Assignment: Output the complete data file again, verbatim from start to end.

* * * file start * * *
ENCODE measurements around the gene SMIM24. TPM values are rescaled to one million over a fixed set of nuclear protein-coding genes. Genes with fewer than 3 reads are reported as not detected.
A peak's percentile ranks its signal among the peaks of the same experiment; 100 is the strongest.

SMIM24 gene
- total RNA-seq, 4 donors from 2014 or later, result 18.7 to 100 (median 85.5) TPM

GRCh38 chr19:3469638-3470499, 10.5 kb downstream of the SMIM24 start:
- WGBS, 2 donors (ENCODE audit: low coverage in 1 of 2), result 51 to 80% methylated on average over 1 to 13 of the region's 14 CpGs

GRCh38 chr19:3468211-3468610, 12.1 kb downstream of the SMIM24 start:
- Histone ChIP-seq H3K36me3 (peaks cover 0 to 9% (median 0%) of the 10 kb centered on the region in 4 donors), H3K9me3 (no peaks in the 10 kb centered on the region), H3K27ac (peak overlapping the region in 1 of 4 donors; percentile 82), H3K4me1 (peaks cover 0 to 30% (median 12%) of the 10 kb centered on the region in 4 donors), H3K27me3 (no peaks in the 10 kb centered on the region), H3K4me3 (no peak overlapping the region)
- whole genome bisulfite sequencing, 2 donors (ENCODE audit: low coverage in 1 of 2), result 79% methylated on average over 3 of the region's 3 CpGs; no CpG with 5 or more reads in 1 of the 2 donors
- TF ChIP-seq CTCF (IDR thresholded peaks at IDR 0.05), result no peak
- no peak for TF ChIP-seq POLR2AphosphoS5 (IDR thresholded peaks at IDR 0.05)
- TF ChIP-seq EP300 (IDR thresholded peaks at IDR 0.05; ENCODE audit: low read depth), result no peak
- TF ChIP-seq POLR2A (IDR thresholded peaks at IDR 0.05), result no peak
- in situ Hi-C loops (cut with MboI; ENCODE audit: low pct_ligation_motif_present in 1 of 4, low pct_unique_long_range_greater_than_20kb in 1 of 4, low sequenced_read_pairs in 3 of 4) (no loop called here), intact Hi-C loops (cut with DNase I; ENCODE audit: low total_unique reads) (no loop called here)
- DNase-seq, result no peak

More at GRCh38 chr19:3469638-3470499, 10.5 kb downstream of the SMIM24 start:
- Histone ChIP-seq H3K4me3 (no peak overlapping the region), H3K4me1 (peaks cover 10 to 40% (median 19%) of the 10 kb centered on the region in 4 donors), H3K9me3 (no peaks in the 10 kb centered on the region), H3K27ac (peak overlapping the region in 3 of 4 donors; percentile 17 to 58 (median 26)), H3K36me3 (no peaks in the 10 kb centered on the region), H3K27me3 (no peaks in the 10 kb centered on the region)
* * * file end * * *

ENCODE measurements around the gene SMIM24. TPM values are rescaled to one million over a fixed set of nuclear protein-coding genes. Genes with fewer than 3 reads are reported as not detected.
A peak's percentile ranks its signal among the peaks of the same experiment; 100 is the strongest.

SMIM24 gene
- total RNA-seq, 4 donors from 2014 or later, result 18.7 to 100 (median 85.5) TPM

GRCh38 chr19:3469638-3470499, 10.5 kb downstream of the SMIM24 start:
- WGBS, 2 donors (ENCODE audit: low coverage in 1 of 2), result 51 to 80% methylated on average over 1 to 13 of the region's 14 CpGs

GRCh38 chr19:3468211-3468610, 12.1 kb downstream of the SMIM24 start:
- Histone ChIP-seq H3K36me3 (peaks cover 0 to 9% (median 0%) of the 10 kb centered on the region in 4 donors), H3K9me3 (no peaks in the 10 kb centered on the region), H3K27ac (peak overlapping the region in 1 of 4 donors; percentile 82), H3K4me1 (peaks cover 0 to 30% (median 12%) of the 10 kb centered on the region in 4 donors), H3K27me3 (no peaks in the 10 kb centered on the region), H3K4me3 (no peak overlapping the region)
- whole genome bisulfite sequencing, 2 donors (ENCODE audit: low coverage in 1 of 2), result 79% methylated on average over 3 of the region's 3 CpGs; no CpG with 5 or more reads in 1 of the 2 donors
- TF ChIP-seq CTCF (IDR thresholded peaks at IDR 0.05), result no peak
- no peak for TF ChIP-seq POLR2AphosphoS5 (IDR thresholded peaks at IDR 0.05)
- TF ChIP-seq EP300 (IDR thresholded peaks at IDR 0.05; ENCODE audit: low read depth), result no peak
- TF ChIP-seq POLR2A (IDR thresholded peaks at IDR 0.05), result no peak
- in situ Hi-C loops (cut with MboI; ENCODE audit: low pct_ligation_motif_present in 1 of 4, low pct_unique_long_range_greater_than_20kb in 1 of 4, low sequenced_read_pairs in 3 of 4) (no loop called here), intact Hi-C loops (cut with DNase I; ENCODE audit: low total_unique reads) (no loop called here)
- DNase-seq, result no peak

More at GRCh38 chr19:3469638-3470499, 10.5 kb downstream of the SMIM24 start:
- Histone ChIP-seq H3K4me3 (no peak overlapping the region), H3K4me1 (peaks cover 10 to 40% (median 19%) of the 10 kb centered on the region in 4 donors), H3K9me3 (no peaks in the 10 kb centered on the region), H3K27ac (peak overlapping the region in 3 of 4 donors; percentile 17 to 58 (median 26)), H3K36me3 (no peaks in the 10 kb centered on the region), H3K27me3 (no peaks in the 10 kb centered on the region)